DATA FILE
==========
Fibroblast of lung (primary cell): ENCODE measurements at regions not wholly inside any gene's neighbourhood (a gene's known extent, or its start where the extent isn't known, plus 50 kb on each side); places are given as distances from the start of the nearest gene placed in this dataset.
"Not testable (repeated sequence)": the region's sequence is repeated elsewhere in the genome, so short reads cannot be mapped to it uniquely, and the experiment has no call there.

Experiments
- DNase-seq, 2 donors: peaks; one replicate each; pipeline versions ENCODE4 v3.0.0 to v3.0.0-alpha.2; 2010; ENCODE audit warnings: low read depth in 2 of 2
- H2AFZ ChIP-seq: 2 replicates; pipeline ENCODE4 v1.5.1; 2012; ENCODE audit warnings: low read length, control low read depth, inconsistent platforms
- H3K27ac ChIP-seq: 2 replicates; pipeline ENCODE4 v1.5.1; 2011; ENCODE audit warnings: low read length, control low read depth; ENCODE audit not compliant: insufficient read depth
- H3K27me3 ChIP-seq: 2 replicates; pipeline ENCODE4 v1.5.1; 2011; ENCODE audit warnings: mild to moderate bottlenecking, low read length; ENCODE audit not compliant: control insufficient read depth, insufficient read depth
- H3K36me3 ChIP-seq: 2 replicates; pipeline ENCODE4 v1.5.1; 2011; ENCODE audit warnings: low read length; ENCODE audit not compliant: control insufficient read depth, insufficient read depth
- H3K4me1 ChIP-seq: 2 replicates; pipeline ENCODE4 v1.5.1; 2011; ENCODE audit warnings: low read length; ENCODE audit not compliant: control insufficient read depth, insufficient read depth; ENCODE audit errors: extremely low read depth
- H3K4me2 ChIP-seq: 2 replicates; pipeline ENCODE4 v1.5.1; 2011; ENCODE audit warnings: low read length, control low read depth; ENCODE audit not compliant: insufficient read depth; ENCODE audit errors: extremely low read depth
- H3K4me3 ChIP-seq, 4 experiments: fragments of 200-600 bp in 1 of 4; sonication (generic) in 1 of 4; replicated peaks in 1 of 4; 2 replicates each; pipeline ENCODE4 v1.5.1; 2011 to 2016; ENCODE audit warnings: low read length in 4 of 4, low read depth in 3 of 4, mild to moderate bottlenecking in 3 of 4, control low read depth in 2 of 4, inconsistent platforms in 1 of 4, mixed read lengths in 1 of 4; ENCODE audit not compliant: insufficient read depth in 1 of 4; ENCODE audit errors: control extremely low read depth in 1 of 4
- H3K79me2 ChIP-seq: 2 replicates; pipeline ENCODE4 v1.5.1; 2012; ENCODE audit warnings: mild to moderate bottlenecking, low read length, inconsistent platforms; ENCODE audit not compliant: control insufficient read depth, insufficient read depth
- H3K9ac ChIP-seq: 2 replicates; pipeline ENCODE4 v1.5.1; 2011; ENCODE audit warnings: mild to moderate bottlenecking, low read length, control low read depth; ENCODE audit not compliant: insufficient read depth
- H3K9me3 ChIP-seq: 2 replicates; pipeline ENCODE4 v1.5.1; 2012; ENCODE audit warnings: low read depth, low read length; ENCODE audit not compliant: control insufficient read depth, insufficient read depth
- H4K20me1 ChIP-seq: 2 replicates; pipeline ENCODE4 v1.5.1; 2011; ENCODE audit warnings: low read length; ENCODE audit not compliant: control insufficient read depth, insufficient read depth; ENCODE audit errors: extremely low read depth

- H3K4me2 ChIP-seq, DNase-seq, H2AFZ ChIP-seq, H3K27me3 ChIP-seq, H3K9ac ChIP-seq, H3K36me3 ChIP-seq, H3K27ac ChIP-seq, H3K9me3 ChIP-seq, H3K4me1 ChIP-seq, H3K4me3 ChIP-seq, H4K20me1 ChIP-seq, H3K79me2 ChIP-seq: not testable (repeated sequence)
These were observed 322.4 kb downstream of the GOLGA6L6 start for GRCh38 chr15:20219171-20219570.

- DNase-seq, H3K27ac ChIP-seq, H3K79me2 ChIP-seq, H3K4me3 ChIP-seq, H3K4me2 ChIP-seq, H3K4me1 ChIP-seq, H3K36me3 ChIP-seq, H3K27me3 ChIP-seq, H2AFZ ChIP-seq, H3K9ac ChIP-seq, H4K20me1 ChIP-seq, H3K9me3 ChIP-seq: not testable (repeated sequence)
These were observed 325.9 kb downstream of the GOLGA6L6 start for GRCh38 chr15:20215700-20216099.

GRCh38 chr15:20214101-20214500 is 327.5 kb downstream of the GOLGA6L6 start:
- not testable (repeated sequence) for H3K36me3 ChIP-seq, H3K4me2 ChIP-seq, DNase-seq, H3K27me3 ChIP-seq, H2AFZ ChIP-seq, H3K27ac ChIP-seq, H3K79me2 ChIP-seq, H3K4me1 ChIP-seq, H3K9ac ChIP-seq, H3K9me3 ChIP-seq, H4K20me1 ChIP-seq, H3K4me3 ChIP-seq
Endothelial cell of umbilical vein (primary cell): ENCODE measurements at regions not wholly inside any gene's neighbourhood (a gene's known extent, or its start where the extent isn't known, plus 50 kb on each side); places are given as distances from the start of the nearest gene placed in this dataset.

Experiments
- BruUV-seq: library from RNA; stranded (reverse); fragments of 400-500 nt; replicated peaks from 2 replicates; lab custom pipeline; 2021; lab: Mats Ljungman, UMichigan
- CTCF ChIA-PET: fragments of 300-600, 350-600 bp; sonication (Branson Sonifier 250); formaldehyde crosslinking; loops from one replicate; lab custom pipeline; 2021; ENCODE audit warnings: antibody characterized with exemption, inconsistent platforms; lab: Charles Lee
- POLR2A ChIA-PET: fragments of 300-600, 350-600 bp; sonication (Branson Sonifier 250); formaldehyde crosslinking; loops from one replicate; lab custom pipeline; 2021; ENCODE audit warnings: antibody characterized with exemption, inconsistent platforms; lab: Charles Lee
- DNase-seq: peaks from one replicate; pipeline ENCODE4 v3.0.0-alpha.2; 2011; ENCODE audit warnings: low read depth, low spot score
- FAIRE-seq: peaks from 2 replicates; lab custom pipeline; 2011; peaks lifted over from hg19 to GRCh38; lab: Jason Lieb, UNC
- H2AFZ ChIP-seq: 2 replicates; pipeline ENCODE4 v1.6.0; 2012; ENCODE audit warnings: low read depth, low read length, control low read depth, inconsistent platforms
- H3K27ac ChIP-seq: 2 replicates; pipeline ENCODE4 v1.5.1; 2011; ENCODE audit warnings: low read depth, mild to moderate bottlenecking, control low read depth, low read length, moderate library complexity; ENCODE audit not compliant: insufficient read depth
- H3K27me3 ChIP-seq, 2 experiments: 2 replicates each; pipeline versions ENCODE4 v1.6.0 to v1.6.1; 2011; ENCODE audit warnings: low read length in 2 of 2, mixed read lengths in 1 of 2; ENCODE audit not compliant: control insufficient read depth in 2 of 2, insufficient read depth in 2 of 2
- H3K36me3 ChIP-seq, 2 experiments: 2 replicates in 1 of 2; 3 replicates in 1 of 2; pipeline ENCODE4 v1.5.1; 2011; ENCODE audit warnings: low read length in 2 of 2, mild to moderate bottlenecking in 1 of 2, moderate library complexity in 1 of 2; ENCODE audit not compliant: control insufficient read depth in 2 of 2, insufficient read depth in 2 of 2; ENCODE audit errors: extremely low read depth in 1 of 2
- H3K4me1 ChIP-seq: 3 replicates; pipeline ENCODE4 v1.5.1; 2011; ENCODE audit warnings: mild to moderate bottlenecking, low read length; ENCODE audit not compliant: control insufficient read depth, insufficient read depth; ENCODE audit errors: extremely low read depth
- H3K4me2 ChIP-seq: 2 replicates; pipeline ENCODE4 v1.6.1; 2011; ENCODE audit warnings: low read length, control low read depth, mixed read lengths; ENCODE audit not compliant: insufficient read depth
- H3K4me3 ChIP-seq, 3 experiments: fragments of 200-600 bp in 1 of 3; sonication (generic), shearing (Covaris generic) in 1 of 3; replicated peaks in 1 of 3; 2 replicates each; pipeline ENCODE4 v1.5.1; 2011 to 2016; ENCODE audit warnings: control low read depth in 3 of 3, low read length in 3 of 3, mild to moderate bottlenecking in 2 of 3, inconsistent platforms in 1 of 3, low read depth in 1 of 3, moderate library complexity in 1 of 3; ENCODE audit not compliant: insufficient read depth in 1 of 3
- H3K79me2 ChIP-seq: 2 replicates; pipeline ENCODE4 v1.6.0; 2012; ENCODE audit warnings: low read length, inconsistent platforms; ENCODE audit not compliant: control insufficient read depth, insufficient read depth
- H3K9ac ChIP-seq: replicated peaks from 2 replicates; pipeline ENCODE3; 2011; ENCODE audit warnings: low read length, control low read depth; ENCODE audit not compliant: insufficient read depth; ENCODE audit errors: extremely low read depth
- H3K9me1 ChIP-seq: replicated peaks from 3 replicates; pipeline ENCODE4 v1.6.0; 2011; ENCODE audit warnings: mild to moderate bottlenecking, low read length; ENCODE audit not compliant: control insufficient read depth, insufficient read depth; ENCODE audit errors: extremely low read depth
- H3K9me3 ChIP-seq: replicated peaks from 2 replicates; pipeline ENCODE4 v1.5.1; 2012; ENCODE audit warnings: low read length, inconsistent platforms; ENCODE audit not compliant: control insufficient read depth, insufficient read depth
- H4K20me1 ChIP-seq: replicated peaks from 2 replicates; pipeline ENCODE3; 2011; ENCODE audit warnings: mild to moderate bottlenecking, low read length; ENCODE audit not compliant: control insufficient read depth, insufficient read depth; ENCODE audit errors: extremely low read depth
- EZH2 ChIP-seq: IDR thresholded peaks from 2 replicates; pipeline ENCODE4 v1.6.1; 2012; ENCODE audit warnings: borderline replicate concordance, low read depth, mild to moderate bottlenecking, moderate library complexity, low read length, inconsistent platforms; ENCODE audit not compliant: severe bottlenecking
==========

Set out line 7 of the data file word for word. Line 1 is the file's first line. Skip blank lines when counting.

- H3K27me3 ChIP-seq: 2 replicates; pipeline ENCODE4 v1.5.1; 2011; ENCODE audit warnings: mild to moderate bottlenecking, low read length; ENCODE audit not compliant: control insufficient read depth, insufficient read depth